Archive for ‘miscellaneous’

“…and the sound of Te Awamutu had a truly sacred ring…”

Out here in the Maryland woods, we’ve turned on the water, torn out the weeds, set out feasts for nesting birds, and resumed watching our footpaths for snakes. While we wait for our seedlings to flourish and thrive, let’s wander through links about poems and writing and art.

Personal statement, prose poem, or something more? Dale Favier proposes “A Quieter Return.”

Chris Townsend makes plain why a “Walden” video game is a uniquely awful idea.

“Another of those fantastical, insane works I wish someone had forced me to read sooner”: Jake Seliger praises Lonesome Dove.

Chris at Hats & Rabbits is searching in vain for sincere works of popular art.

Prof Mondo gets hand-drawn proof that the kids in his poetry workshop are paying attention.

Flavia finds that devilish temptations make her a better writer.

George is reading to clear his shelves.

Do we get wiser with age? Stephen at First Known When Lost considers the question with his fond intermingling of poems and art.

Midori Snyder discovers Romare Bearden’s beguiling “Black Odyssey” colleges.

A psychologist and a museum director discuss art, and Marly Youmans plucks the prettiest parts.

“What are we supposed to do but keep creating, one way or another?” Poet Tim Miller ponders precedent and starts writing rhymes.

Can you name “America’s greatest living light verse poet”? A.M. Juster can (and does).

It is right and just: Maryann Corbett pens a “Prayer Concerning the New, More ‘Accurate’ Translation of Certain Prayers.”

“…in the churches and houses, in the townships and mines…”

Faced with an unsavory world, what can one do? For starters, we can promote and share the best work of other souls. Here’s an assortment of links I’ve been collecting for a while—some medieval, others poetic, all of them earnest, engaging, and good.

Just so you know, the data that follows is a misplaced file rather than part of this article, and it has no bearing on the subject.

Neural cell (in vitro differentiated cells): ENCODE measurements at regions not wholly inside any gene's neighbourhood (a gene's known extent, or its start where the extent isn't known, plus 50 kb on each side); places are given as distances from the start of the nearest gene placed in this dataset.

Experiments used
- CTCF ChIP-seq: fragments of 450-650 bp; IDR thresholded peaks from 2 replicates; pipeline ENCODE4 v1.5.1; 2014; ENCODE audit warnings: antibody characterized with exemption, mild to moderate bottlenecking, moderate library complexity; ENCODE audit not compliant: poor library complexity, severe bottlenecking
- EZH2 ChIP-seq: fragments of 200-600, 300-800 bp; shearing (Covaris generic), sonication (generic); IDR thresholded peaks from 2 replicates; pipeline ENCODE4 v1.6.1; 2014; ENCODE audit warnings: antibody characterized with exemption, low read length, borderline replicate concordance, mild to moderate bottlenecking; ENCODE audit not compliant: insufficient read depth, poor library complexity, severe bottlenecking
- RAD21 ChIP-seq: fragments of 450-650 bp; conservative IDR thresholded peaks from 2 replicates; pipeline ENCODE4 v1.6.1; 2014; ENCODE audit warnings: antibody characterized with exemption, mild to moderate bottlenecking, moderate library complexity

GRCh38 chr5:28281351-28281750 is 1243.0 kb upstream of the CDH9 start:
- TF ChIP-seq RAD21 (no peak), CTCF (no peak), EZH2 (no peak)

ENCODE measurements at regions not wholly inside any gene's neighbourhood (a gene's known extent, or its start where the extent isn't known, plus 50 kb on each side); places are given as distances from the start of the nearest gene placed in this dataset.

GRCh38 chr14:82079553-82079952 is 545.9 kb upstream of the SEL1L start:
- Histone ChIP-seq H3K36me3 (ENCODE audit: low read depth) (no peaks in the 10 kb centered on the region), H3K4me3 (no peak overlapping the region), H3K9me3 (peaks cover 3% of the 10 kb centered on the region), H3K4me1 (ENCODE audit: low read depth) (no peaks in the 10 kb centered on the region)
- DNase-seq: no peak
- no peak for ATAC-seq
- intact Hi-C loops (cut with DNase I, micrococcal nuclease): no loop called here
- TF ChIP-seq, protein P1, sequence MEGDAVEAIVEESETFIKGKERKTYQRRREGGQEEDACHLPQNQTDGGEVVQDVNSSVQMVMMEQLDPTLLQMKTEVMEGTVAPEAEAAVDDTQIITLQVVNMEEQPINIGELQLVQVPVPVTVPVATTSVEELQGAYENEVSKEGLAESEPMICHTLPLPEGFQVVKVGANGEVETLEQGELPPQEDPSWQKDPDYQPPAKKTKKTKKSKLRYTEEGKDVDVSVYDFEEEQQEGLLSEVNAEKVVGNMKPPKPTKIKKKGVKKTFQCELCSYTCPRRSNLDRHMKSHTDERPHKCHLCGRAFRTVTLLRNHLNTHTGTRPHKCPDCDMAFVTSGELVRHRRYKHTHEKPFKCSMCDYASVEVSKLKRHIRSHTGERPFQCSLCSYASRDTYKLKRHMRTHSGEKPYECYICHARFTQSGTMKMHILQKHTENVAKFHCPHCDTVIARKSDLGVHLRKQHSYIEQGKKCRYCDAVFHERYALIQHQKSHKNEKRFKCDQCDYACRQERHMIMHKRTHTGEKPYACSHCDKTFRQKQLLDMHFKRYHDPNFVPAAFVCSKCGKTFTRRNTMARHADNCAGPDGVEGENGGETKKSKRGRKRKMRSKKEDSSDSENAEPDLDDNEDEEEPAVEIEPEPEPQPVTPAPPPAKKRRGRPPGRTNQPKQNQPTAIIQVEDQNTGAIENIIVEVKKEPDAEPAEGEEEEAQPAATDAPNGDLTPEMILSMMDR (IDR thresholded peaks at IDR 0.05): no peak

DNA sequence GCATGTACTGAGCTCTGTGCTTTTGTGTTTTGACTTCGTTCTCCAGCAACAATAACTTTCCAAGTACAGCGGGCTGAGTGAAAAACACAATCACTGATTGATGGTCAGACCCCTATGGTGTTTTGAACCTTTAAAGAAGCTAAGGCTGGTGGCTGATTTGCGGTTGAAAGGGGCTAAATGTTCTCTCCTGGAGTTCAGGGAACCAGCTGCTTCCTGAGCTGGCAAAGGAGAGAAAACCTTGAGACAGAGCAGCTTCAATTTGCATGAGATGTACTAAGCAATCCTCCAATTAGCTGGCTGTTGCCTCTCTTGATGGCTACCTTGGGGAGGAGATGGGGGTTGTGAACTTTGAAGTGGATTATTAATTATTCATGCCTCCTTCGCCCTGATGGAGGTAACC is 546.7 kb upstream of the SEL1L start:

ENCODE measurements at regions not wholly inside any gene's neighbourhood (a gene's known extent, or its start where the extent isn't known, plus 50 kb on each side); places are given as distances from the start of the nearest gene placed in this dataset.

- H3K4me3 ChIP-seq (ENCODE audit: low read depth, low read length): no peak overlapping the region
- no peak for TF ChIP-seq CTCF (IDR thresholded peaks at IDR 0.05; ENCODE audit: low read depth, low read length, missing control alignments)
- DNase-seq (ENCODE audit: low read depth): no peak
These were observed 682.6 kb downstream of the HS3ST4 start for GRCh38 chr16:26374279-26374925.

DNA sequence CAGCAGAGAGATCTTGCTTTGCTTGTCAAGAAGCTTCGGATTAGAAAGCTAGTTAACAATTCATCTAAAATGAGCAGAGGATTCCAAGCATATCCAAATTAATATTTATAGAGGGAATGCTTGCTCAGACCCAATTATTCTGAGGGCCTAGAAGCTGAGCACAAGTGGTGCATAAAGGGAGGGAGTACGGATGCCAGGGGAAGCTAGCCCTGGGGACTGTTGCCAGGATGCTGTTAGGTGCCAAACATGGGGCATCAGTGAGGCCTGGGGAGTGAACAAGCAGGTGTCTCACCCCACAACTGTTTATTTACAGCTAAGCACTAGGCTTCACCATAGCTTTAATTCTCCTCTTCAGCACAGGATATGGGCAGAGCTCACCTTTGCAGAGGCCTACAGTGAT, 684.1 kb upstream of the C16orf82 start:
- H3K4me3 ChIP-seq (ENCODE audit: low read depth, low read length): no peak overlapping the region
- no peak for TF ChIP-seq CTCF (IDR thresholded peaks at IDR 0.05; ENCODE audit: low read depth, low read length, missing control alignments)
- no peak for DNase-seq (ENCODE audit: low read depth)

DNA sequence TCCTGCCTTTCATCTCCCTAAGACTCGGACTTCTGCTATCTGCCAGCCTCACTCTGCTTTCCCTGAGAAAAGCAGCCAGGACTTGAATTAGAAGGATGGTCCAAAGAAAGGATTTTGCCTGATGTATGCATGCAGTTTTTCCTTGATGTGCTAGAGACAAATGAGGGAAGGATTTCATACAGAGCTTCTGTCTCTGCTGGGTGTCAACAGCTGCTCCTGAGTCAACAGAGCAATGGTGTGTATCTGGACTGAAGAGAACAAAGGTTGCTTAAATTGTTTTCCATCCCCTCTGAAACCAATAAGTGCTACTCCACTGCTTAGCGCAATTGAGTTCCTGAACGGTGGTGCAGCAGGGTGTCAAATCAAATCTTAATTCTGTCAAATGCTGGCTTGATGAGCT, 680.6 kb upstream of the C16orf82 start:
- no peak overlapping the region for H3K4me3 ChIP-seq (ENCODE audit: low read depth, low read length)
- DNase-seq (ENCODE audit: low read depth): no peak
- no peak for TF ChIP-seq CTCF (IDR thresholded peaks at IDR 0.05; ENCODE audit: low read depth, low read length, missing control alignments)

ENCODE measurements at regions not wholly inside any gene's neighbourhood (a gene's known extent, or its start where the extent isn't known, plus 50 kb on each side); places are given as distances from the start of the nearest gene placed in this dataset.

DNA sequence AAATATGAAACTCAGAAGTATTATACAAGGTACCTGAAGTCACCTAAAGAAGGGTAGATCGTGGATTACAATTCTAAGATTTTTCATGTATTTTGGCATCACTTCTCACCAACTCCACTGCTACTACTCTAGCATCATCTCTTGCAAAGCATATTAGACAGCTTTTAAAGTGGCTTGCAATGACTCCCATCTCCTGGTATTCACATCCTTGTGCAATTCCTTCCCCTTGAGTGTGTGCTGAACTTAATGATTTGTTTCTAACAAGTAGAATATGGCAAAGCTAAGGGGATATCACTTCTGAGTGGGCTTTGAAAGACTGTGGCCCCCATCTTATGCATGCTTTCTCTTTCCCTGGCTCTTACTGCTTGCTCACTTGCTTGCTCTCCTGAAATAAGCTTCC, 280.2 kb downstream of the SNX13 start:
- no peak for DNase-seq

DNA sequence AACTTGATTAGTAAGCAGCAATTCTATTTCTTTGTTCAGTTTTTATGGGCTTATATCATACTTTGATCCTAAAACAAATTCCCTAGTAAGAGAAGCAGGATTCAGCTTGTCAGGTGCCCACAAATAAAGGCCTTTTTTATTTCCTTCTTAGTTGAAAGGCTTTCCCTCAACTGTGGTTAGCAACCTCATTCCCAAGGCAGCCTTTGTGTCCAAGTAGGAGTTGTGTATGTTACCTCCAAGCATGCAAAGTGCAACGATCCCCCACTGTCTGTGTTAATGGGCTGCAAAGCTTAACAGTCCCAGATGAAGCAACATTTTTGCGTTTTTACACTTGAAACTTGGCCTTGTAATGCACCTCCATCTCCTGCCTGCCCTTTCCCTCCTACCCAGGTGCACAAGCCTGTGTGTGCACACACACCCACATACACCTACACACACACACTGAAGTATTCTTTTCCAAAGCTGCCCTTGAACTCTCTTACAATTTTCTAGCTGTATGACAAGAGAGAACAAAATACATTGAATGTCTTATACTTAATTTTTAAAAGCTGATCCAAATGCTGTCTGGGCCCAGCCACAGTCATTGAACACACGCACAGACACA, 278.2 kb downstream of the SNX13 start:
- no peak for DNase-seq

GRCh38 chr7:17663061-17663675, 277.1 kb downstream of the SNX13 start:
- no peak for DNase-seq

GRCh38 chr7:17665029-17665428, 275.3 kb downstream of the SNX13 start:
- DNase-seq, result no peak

At his blog “The Winds of War,” Daniel Franke offers a long, rational, and rather contrarian take on the connections between medievalism, the humanities, ISIS, and politicians.

Where can you find medieval buildings brought piece by piece to the United States? This remarkably well-researched Atlas Obscura article will tell you. (Well done, Brianna Nofil and Jake Purcell!)

A Clerk of Oxford ponders winter in Middle English poetry and “the power of the untranslatable negatives.”

With neither piety nor snark, Dale Favier pens the rare topical poem I like: “Standing With France.”

“But I’m still lonely for him”: Flavia collaborates with a long-gone scholar she knows only through his work.

Jake Seliger checks out Excellent Sheep by William Deresiewicz.

Novelist and poet Marly Youmans pens a personal reflection on motherhood and a life in the arts.

Cynthia Haven makes the case for Rossetti’s “In the Bleak Midwinter” as the “best Christmas carol ever.”

Levi Stahl finds a fine passage on freedom and thinking from a book about Montaigne.

First Known When Lost mingles poems with art to make sense of acceptance in autumn.

“You hear the playback, and it seems so long ago…”

Eight years ago today, after learning PHP and tinkering with a template, I published the first modest post on this blog, which promised “a place to ponder books, writing, teaching, and medievalism.” Blogs were a thriving medium then, and virtual strangers sent new readers here.

Free to tinker, I found projects that suited this format: From 2008 to 2012, I read everything by young-adult writer Lloyd Alexander and posted reviews of each book. In 2009, I posted a bit of light verse that turned, fifty-some poems later, into a book of poems inspired by the National Cathedral gargoyles. You’ll now find occasional posts about such recent fixations as gardening and taking pictures with antique Polaroids, but medievalism and poetry remain the twin caryatids that prop up this slouching facade.

When Facebook and Twitter prompted an exodus that made the blogosphere feel as empty as Iceland’s interior, I stuck with it. The culture craves pithier social media—photo memes, five-second movies—but I like long-form writing, even if some days I feel like a ham radio operator or a shut-in dialing into the Internet with a screeching modem and a Commodore 64.